Breaking the speed limit is illegal; everyone with a full driving license knows this (or at least they should) and yet, you don’t need to look very hard to find someone driving at faster than 70mph on your local M-road.
It is also common knowledge that driving faster than you need to burns more fuel, however, new research has put into numbers just how much money speeding motorists are wasting.
The average UK driver who drives at 80mph on a motorway will spend an extra £3,064 in fuel over a lifetime, compared to those who travel at 60mph, according to research from car repair website ClickMechanic.com.
It’s not just a cost thing either, there’s an environmental impact too, with cars travelling at 80mph emitting an extra 5.67 tonnes of CO2 – the equivalent of an entire elephant in fumes.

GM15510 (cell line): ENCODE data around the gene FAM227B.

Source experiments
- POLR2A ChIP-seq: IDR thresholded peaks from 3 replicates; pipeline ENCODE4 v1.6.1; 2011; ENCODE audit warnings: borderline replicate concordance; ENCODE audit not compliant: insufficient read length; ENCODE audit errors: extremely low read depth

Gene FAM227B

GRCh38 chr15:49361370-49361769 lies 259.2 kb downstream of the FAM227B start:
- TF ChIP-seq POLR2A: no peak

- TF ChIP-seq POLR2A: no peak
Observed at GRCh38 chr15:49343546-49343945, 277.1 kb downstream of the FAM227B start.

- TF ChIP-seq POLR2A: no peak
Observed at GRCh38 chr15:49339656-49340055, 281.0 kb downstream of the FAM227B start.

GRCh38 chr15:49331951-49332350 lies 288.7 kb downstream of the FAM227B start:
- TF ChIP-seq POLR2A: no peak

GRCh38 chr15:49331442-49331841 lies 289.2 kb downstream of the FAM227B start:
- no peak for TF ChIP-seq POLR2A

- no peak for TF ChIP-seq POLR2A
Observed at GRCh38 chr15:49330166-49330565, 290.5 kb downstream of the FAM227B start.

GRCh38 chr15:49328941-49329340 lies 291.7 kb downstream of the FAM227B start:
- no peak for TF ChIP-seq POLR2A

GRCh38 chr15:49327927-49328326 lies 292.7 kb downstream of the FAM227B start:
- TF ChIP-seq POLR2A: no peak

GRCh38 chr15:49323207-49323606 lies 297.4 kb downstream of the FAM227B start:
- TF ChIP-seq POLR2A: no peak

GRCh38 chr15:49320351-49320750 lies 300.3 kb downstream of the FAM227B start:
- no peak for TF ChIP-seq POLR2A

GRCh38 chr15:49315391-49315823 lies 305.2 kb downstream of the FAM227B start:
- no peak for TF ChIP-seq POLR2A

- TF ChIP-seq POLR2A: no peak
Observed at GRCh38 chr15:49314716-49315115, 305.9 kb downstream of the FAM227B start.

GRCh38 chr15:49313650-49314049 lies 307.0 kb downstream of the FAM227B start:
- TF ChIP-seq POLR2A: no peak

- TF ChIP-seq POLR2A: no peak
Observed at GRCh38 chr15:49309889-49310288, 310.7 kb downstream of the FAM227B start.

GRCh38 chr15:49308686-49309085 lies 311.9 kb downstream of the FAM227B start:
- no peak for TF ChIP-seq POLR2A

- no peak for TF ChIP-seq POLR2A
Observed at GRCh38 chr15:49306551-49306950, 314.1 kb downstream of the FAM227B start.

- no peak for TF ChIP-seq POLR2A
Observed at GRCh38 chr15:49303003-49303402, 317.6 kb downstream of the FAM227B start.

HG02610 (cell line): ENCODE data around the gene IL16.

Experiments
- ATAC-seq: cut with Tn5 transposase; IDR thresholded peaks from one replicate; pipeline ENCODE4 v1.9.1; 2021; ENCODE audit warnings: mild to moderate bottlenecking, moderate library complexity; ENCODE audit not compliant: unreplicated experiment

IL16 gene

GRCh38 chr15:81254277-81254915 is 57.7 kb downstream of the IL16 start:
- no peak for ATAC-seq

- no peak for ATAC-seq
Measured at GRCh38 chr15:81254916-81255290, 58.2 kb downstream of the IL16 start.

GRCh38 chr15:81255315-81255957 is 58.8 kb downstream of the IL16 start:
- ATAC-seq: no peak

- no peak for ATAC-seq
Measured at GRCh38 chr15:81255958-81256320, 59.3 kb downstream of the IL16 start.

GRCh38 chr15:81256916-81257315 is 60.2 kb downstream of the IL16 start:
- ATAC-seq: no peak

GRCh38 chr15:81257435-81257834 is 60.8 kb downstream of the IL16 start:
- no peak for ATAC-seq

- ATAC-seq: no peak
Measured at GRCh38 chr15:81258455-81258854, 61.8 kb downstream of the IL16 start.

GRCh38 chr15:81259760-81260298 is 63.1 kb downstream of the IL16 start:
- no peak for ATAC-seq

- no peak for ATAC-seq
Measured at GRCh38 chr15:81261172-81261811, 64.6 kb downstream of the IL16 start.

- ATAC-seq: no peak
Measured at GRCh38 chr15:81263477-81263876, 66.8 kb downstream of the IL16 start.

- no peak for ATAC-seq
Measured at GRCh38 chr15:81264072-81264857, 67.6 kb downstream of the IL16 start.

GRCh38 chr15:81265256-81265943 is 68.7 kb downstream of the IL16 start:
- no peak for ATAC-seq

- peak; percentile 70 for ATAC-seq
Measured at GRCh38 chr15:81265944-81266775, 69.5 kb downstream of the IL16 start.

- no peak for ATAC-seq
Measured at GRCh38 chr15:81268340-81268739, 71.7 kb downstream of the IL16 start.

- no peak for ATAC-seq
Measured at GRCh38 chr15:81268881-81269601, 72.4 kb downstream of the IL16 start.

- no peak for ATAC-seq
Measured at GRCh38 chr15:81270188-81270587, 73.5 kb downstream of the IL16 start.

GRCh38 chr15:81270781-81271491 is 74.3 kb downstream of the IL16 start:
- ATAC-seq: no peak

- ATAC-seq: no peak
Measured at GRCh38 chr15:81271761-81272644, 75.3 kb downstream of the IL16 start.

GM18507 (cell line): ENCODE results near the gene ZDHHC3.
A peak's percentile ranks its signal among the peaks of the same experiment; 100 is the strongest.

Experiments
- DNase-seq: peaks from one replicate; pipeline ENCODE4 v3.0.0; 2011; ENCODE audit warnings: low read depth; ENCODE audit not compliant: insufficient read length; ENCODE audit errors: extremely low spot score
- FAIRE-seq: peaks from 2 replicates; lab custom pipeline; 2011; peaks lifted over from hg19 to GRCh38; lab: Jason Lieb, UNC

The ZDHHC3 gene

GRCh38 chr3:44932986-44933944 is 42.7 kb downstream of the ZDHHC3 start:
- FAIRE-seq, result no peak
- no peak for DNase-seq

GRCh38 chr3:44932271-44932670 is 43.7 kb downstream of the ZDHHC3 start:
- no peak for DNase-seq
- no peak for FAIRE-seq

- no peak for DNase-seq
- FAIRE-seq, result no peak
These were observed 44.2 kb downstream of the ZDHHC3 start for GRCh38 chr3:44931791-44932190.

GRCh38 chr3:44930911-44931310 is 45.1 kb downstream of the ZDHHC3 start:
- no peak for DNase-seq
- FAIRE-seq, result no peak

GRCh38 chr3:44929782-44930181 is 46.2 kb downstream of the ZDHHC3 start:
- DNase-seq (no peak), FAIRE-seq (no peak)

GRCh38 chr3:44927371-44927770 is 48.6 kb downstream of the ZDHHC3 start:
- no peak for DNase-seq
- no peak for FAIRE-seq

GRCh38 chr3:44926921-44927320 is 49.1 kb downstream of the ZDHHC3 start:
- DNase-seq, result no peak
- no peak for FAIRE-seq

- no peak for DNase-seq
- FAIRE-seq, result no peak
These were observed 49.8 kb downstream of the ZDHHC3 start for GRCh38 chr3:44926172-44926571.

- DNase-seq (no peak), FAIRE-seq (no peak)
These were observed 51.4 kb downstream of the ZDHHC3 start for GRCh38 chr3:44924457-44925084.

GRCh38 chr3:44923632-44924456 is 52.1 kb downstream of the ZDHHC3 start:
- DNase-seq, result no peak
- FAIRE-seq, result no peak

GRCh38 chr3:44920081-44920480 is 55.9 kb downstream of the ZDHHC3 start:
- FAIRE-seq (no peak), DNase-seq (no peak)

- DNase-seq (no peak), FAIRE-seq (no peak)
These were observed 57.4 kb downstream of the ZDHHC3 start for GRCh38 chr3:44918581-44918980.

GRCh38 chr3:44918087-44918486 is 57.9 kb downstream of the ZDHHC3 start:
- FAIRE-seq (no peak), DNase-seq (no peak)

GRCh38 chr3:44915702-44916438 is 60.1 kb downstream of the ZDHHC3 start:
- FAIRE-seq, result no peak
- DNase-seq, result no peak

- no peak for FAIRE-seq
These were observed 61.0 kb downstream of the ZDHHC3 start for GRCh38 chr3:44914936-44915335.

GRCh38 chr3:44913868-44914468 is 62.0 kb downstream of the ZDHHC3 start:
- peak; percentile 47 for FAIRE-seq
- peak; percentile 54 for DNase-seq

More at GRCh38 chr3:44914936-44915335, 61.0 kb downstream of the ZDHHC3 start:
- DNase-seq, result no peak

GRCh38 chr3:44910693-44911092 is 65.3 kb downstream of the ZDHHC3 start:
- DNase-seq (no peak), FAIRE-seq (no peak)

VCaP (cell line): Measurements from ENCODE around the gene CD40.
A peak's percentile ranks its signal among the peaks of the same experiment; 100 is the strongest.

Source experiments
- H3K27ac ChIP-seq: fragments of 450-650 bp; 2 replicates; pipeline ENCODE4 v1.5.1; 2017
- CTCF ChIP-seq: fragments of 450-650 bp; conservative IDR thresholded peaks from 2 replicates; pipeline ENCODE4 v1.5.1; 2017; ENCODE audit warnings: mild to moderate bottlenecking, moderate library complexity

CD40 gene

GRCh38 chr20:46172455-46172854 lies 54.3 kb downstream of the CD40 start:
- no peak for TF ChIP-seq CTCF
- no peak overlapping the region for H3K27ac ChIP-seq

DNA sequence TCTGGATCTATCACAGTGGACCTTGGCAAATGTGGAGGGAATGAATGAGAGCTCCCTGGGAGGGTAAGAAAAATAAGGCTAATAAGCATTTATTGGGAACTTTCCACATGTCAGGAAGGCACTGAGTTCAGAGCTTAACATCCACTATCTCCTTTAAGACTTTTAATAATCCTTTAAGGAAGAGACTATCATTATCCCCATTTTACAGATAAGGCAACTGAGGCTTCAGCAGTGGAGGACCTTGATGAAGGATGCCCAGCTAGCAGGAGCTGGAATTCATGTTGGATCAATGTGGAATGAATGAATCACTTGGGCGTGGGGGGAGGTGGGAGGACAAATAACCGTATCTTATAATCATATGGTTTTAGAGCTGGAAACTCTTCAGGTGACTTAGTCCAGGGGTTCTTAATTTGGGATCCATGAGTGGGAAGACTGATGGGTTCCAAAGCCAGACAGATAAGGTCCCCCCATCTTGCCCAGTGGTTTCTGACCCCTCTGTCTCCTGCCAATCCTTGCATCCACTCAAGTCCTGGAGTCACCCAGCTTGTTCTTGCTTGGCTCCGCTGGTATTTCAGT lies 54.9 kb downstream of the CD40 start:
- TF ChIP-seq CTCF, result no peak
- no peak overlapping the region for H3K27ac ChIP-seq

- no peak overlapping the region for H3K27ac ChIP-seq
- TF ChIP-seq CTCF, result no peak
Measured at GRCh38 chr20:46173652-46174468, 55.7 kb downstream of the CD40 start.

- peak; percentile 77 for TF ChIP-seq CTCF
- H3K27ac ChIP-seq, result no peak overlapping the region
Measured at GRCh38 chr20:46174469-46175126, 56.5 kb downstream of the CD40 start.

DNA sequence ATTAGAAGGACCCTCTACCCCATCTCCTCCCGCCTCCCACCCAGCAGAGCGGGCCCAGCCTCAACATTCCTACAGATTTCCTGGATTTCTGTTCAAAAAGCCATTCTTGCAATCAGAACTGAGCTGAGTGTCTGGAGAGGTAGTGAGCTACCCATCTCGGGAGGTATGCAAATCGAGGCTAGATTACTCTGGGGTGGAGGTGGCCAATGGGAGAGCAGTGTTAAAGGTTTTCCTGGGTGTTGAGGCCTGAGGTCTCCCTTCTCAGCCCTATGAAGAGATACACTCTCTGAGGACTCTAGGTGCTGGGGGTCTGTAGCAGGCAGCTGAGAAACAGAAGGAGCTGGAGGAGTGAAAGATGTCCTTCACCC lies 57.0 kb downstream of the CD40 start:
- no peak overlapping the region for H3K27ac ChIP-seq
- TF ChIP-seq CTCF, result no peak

The optimum speed for most cars is around 55mph; anything faster and fuel consumption becomes less efficient and the mpg begins to decrease. So the faster a car travels, the more a driver will spend on fuel and even the most minor increases can make a major difference.
For example, a typical Fiat 500 driver travelling at 65mph instead of 60mph will spend an additional £482 on fuel over their driving lifetime. Speed up to 70mph and the additional lifetime cost more than triples to £1,491, rising to £2,288 at 75mph.
Andrew Jervis, co-founder of ClickMechanic, said: “Speeding along an empty motorway can be tempting, however, with greater speed comes a longer reaction time and so it can obviously be dangerous for yourself and other drivers, not to mention you’re breaking the law.
Molly Benton, brand manager at Fuel Card Services, added: “In the same breath, driving too slowly isn’t safe either and can also cause accidents. Our advice is to always maintain a steady speed on the road and be aware of those around you.”
Motorists can save money on fuel by taking out a fuel card. You’ll be able to fill up at every major brand including BP, Esso, Shell and Texaco and you’ll enjoy fixed price fuel costs. Head to fuelcardservices.com/apply-online to apply now.
Posted on 16th November 2017
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